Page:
MOSCOW, April 24 (RIA Novosti) - Belarus's president delivered an annual address to parliament Tuesday, offering partnership to the West and former Soviet nations, and outlining plans to cut energy dependence on Russia.
Relations with U.S., EU
Alexander Lukashenko, whose re-election the United States and Europe refused to recognize last year citing fraud, has been accused by the West of stifling democracy and criticized for poor human rights record. Western nations have even introduced a travel ban on Lukashenko and other Belarusian officials but the president of the former Soviet nation called for leaving the prejudices in the past.
"The U.S. and the European Union should overcome the negative myths and stereotypes in relation to Belarus, which is ready to be a full, reliable, predictable and responsible partner," he said, adding that Belarus was a key transit country for resources, cargo, and passengers traveling between Europe, Russia and Asia.
Gas price hikes
European countries have been deeply concerned about their energy security after Russia suspended exports to Europe over a row with Belarus sparked by Moscow doubling gas prices to $100 per 1,000 cubic meters. The situation undermined Russia's reliability as a European energy exporter.
The Belarusian leader, however, warned against reproaching Russia for the gas price hikes, saying Moscow's move would encourage his country to pursue technological research and make the economy more efficient. "We must introduce advanced technologies anyway in a bid to reduce energy consumption," Lukashenko said.
Oil exporting company
In an effort to heal the blow caused by the higher gas prices, the Belarusian president instructed the government to establish an oil exporting company that would raise the efficiency of oil imports and exports of oil derivatives. "We need to overhaul the sales of oil products to prevent mediators from keeping the money," Lukashenko said.
The Belarusian leader also set the task of consolidating the positions of national oil refineries by producing competitive oil products that would meet European standards. "To this end, it is important to increase the level of processing hydrocarbon raw materials and production of light oil products," he said, adding that this could be done through better technologies and research in the petrochemical sector.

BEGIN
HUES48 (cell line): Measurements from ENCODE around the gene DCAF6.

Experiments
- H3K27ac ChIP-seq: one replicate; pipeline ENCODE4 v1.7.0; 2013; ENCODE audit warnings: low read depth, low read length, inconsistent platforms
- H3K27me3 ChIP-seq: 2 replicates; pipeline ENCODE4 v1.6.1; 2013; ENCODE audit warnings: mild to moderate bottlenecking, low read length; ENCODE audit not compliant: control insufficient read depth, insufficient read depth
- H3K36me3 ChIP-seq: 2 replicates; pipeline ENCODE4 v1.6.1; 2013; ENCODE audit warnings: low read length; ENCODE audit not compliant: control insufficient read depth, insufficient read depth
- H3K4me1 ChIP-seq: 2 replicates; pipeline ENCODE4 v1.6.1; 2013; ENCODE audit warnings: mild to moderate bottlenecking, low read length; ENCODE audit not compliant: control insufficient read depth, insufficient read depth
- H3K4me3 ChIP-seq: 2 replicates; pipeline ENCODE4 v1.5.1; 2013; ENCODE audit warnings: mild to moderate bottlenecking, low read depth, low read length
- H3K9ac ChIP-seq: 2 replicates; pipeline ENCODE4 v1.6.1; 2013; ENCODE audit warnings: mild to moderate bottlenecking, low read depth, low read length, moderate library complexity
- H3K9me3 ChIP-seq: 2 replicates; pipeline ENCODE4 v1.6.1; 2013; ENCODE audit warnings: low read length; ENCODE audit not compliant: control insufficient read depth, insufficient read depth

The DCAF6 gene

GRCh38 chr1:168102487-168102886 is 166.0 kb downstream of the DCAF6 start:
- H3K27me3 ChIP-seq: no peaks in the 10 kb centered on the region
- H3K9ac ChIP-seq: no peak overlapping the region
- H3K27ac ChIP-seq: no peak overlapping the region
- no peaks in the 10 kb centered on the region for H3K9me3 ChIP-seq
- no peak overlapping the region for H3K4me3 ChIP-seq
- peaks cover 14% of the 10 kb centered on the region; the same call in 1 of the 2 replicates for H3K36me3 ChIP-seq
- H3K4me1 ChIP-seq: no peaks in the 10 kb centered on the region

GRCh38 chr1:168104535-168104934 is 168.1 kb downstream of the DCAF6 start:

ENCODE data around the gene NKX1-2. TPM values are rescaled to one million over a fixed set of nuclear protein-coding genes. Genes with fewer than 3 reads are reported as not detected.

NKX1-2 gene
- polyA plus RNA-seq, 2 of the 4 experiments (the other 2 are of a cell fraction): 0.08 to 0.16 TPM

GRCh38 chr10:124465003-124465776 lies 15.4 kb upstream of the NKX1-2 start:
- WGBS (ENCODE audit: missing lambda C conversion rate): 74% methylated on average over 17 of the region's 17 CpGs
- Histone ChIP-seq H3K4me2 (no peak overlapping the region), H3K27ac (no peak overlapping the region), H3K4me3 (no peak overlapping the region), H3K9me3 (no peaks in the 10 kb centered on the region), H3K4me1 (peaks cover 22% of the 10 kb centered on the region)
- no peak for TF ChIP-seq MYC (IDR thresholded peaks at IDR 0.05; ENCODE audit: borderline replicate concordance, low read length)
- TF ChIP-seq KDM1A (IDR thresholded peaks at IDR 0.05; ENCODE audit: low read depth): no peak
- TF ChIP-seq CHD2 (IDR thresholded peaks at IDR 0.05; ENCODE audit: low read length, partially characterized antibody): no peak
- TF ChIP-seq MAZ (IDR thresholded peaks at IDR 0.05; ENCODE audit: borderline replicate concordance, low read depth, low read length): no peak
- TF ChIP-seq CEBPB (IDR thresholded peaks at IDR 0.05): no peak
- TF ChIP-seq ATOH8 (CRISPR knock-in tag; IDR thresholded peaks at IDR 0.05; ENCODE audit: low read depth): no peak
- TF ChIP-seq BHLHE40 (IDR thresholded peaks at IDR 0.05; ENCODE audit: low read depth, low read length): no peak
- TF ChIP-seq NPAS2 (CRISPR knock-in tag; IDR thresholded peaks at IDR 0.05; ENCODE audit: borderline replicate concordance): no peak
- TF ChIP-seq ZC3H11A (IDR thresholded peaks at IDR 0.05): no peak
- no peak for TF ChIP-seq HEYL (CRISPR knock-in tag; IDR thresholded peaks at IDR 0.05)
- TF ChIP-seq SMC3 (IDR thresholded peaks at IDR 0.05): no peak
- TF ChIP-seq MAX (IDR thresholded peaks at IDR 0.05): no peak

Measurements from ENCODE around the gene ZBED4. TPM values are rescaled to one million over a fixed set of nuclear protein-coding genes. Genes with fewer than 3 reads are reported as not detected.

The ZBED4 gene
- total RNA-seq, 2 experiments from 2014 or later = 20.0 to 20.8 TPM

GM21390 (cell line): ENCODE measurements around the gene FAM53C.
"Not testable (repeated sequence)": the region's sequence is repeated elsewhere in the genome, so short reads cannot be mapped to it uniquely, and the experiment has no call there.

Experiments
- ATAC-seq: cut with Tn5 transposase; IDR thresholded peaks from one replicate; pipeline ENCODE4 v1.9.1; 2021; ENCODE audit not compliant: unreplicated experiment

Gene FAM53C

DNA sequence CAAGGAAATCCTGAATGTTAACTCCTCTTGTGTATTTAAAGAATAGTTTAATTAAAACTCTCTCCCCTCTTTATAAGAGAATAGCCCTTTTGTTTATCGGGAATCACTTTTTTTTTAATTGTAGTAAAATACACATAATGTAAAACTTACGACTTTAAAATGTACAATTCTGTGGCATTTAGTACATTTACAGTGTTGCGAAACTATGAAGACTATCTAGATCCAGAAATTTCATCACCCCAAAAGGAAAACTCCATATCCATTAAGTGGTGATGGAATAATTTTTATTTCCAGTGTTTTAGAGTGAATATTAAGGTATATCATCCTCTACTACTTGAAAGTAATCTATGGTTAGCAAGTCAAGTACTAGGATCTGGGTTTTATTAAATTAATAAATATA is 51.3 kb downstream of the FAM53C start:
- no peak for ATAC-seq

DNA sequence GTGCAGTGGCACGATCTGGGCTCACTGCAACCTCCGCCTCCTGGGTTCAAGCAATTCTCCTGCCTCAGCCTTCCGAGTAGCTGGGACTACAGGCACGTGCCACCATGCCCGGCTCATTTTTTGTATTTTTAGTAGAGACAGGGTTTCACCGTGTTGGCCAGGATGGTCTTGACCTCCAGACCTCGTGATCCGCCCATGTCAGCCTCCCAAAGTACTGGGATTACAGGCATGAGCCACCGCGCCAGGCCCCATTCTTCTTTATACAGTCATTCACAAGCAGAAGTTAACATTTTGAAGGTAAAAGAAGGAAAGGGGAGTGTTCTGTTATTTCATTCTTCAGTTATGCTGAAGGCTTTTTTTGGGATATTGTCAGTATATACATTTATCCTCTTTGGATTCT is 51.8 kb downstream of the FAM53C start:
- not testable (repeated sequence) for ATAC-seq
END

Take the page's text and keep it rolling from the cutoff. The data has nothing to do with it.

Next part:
Another way of attaining energy security for Belarus is the construction of a nuclear power plant, the president said, adding he would prefer some other country to build the plant rather than Russia, which is one of the bidders.
"We depend on Russia a great deal already, and we would like the plant to be built by others. But the price and the quality will be the main criteria," he said, adding that the plant would be safe and pose no danger to the environment.
After Russia moved to raise gas prices for its western neighbor, Belarus began talks with other energy suppliers, such as Venezuela, Iran and Azerbaijan. Lukashenko said Belarus was not planning to import hydrocarbons from those countries yet, but added, "We need an alternative in case of a crisis."
He said Venezuela had offered its oil fields to Belarus. "And we could provide them with our goods. They are interested in our goods, because Venezuela cannot import the things it needs from the U.S. for obvious reasons," Lukashenko said in a reference to the poor relations between Washington and Caracas.
"I am sure we will be able to receive oil from Azerbaijan, Venezuela and Iran, given developed transportation routes, and this oil will not be more expensive than Russia's," the president said.
Lukashenko called for cooperation with energy exporters and transit nations within the former Soviet Union, particularly with Ukraine and Azerbaijan. "Being transit countries, we should jointly ensure reliable energy supplies to Western Europe," he said, adding that Kazakhstan, too, was an important partner.
"Kazakhstan is one of the richest countries in terms of natural resources," he said. "Our task is to develop mutually advantageous cooperation as best we can."
The Belarusian president also called for boosting defense cooperation between former Soviet countries. "Now that other nations and alliances are deploying military bases near our borders, we can only respond to the challenge together," he said in an apparent reference to the U.S. plans to deploy elements of its missile defense in Central Europe and to NATO's eastward expansion.